The Best Places to Stay on the Island of Ireland

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The island of Ireland is home to a rich culture and thriving economy. It is also known for its breathtaking landscapes, landmarks and unique history.

People from all over the world have come to love Irish culture and its unique traditions. You can see this first-hand by visiting Ireland.


Sligo (/slago/ SLY-goh), a county of Northwest Ireland, is known for its haunting scenery of limestone scarps. Its brooding mountains and lakes inspired WB Yeats, and a wealth of prehistoric monuments draws intrepid visitors from across the globe.

The peaks of Benbulben, a flat-topped mountain visible throughout the west of the county, are particularly impressive. You can climb it to the summit, or venture along laneways and trails to get a better idea of its sheer sides and otherworldly shape.

Tobernalt Spring, 11 kilometres from Sligo, is another must-visit for those in the know, as it was once a meeting place for Pagans before Christianity came to Ireland. It is now a popular spot for pilgrims on Garland Sunday, the last Sunday of July.


Dublin, Ireland’s capital city, is an historic and contemporary center for education, the arts, administration, economy and industry. It is a major hub for the world’s largest pharmaceutical, technology and financial services companies.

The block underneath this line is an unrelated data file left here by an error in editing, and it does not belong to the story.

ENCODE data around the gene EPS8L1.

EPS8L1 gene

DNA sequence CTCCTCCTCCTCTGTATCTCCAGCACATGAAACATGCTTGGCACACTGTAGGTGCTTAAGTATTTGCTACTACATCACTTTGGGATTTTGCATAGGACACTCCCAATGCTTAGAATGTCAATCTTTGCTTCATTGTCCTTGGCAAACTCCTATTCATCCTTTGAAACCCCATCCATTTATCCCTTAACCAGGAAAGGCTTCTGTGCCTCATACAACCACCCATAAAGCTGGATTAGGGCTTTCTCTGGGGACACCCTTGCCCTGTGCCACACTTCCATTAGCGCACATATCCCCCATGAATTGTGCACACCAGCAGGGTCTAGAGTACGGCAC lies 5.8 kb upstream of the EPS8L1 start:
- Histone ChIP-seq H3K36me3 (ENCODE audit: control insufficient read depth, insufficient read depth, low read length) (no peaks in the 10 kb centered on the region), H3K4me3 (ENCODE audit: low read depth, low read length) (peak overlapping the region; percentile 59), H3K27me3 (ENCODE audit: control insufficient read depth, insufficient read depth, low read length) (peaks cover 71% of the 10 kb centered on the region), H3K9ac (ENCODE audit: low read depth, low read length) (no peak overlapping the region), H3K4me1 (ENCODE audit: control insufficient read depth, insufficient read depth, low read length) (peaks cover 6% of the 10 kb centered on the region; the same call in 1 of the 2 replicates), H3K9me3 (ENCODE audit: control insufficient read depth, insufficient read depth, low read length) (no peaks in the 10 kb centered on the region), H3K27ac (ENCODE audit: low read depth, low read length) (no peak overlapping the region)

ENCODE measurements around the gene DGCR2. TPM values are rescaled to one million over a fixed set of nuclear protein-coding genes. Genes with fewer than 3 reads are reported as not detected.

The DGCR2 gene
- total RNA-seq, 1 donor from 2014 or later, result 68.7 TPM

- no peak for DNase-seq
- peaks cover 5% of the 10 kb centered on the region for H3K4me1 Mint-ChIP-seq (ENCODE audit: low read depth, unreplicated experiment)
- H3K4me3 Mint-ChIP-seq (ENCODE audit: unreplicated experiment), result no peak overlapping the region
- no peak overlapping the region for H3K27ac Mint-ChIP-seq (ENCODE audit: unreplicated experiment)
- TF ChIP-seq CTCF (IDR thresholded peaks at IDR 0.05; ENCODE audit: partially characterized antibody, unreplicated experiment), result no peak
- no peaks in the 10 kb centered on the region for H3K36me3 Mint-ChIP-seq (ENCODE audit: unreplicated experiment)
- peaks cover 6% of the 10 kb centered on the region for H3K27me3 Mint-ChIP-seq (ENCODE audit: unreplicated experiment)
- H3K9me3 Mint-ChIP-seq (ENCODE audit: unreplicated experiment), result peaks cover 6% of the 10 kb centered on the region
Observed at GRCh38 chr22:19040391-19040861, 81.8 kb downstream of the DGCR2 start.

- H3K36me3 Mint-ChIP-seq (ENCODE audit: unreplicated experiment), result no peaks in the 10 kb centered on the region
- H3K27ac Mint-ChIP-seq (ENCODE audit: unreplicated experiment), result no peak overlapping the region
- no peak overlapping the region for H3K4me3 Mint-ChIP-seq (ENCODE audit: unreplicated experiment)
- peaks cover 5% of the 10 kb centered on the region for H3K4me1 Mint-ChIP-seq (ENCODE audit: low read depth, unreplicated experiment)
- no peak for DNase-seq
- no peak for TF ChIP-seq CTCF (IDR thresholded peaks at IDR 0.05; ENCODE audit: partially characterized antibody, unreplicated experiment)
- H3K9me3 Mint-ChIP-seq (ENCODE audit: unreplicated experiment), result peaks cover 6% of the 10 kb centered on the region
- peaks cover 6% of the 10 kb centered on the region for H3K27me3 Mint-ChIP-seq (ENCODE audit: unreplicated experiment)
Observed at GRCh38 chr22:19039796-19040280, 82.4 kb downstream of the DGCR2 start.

Dublin has long been the centre of Ireland’s literary, philosophical and political history. Famous authors such as James Joyce, George Bernard Shaw and Samuel Beckett composed much of their work here.

The Irish Writers Museum, in an attractive 1700s home in Parnell Square, explores the lives and works of some of these great writers. You’ll also discover the many books that have influenced the country’s culture.


Galway, also known as the City of the Tribes, is a cultural heart and a destination of choice for travelers to Ireland. It is renowned for its rocky wilderness, energetic bohemian vibes and incredible coastline.

The city is home to the Galway International Arts Festival and a plethora of other festivals and civic events. In addition, it is well-known for the Galway Races, which are one of the most famous horse racing races in the world.

There is a lot to see and do in Galway but one of the best ways to get to know the city is by taking a stroll through Eyre Square. Here you will find an abundance of pubs, cafes and other places to visit.


Cork is a spirited, independent city with cosmopolitan vibes and a diverse selection of sights and attractions. It attracts a steady flow of students each year, and there’s plenty to do for everyone.

It’s also a great place to sample some of Ireland’s top-notch cuisine, with plenty of places to satisfy your hunger. From tiny seaside cafes to award-winning restaurants, Cork’s gastronomy scene is legendary.

Whether you’re into seafood, cured meats or sweet treats, Cork has something for you. You can even take a food tour to try some of the best dishes in the area.


Located on the east coast of Ireland, Belfast is home to a unique blend of British and Irish cultures. This vibrant city is known for its world-class restaurants, lively music scene and a wide variety of accommodations.

For starters, visit the Cathedral Quarter for beautiful cobblestone streets, street murals and a number of popular pubs. Afterward, check out the Titanic Museum for a glimpse of the ill-fated liner’s history.

During the Industrial Revolution, the city was a center of Irish linen, tobacco and rope manufacture as well as shipbuilding. But by the 1970s, these industries began to decline. New industrial sectors (service activities, food processing and machinery manufacture) took their place.